Trying the link up last year I found that I was no where near strong enough or fit enough to put the two together. In their single entities they were manageable, but trying to climb Greenspit already pumped and powered-out seemed impossible. It was a whole significant level above for me and I knew I’d have to put massive amounts of work into achieving my aims. Needless to say, the hard work part is what I enjoy the most and over the last six months I’ve pushed pretty hard to make the steps after Century and Cobra possible. My climbing started to fall into place in the last couple of months with a near redpoint on Gondo Crack but it was this trip to Italy when I felt like everything worked 100%.

The problem now is, what do you do when you tick the thing that seemed impossible? Do you go with your feelings of years of experience or do you write it off as a fluke? When I topped out on the line, almost every muscle was at failure point. My fingers were uncurling on the final slopers, my arms were jelly and my core like felt as if I’d done a million sit ups. Still though, in the end I wanted to sit in a position of comfort where I could say “well, it’s not that hard, I could obviously climb harder.” Well, maybe if I think about it, I can’t. Maybe that’s where I’m at right now. I can’t climb any harder and I should be happy I’ve pushed it all a notch higher.

So, I’m going to take a risk. Nico wouldn’t state a grade when he did Recovery Drink, Beth Rodden didn’t when she did Meltdown and if I’m honest I’m very tempted to do the same as it’s the easy way out. I could just say “it’s the hardest I’ve done, but I’m not sure how hard.” Life is too short for safe bets though. I’ll put it on the line and say it. 8c+.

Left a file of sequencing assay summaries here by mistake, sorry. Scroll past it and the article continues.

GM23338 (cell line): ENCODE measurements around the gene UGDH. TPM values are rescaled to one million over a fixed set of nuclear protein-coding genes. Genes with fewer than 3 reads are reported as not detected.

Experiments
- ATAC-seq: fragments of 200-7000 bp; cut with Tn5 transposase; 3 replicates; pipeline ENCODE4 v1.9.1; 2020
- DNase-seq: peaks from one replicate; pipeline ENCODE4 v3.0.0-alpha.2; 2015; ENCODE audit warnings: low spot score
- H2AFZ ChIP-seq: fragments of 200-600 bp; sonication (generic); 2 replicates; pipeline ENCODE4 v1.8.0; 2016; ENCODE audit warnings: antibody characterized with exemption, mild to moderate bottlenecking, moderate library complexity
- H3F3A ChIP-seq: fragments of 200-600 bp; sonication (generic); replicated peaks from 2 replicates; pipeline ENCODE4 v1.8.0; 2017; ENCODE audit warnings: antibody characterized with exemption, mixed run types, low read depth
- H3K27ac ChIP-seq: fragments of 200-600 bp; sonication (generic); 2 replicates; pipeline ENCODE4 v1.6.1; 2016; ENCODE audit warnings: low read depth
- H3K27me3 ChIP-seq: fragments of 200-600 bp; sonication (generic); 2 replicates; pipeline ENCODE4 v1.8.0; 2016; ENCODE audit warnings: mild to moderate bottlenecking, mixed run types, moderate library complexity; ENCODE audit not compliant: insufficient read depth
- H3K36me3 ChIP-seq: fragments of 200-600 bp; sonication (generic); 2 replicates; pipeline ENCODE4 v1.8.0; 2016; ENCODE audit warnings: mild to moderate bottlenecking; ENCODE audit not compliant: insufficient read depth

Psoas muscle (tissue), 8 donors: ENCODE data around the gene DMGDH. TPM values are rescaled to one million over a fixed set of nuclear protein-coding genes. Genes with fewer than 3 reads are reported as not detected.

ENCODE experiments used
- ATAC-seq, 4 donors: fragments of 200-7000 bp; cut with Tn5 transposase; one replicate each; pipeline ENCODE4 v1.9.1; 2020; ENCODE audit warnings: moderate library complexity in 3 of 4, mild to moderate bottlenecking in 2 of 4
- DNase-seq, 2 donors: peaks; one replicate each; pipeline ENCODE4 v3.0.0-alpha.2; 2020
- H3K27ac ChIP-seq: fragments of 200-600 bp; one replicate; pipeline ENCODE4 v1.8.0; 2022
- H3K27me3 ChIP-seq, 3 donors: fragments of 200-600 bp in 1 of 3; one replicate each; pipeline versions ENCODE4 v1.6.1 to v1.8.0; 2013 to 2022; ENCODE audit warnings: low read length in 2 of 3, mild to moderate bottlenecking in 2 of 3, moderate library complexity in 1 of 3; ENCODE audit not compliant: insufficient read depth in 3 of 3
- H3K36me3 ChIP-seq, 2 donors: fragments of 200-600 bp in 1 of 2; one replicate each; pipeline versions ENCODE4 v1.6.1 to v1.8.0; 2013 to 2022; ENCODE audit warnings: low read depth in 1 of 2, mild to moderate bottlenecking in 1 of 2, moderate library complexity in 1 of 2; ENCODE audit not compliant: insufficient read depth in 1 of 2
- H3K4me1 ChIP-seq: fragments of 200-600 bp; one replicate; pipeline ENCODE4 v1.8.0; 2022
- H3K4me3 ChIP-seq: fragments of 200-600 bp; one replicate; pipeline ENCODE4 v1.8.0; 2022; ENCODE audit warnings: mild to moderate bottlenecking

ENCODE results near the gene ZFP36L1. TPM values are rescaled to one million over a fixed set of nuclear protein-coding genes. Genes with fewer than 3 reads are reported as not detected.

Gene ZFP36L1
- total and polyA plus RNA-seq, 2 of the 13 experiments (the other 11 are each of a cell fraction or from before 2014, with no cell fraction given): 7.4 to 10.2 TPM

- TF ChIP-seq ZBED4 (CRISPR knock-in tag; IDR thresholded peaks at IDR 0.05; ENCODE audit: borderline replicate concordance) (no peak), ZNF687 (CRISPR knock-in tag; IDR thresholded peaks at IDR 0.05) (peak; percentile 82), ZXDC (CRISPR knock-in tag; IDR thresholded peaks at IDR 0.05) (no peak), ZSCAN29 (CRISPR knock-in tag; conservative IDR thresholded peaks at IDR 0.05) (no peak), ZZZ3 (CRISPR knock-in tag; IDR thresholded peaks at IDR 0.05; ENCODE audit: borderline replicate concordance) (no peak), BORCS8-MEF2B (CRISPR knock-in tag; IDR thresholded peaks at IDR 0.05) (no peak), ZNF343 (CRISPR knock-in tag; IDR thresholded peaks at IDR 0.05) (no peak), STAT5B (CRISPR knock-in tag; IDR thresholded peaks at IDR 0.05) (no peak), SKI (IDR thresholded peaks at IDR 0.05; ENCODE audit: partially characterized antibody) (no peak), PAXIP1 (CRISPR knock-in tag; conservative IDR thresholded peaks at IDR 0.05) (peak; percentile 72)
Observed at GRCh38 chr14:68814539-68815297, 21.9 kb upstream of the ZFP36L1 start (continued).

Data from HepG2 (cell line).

Time and Rest = Better Grades

I’ve not really got that much reading material down in the crack training cellar. I suppose I like to keep it spartan and without any distractions or excuses from working hard. I have allowed myself one small indiscretion though, and that’s a copy of Climb magazine with a very important training article by Steve McClure in it. Does it prescribe the reps, the rest periods, secret regimes and special exercises for fingers of steel? No it doesn’t – it tells us resting is just as important as training! You can break your body down with a good session, but if you want it to adapt afterwards, you have to let it recover to achieve what’s often referred to in the business as – “Super-compensation.”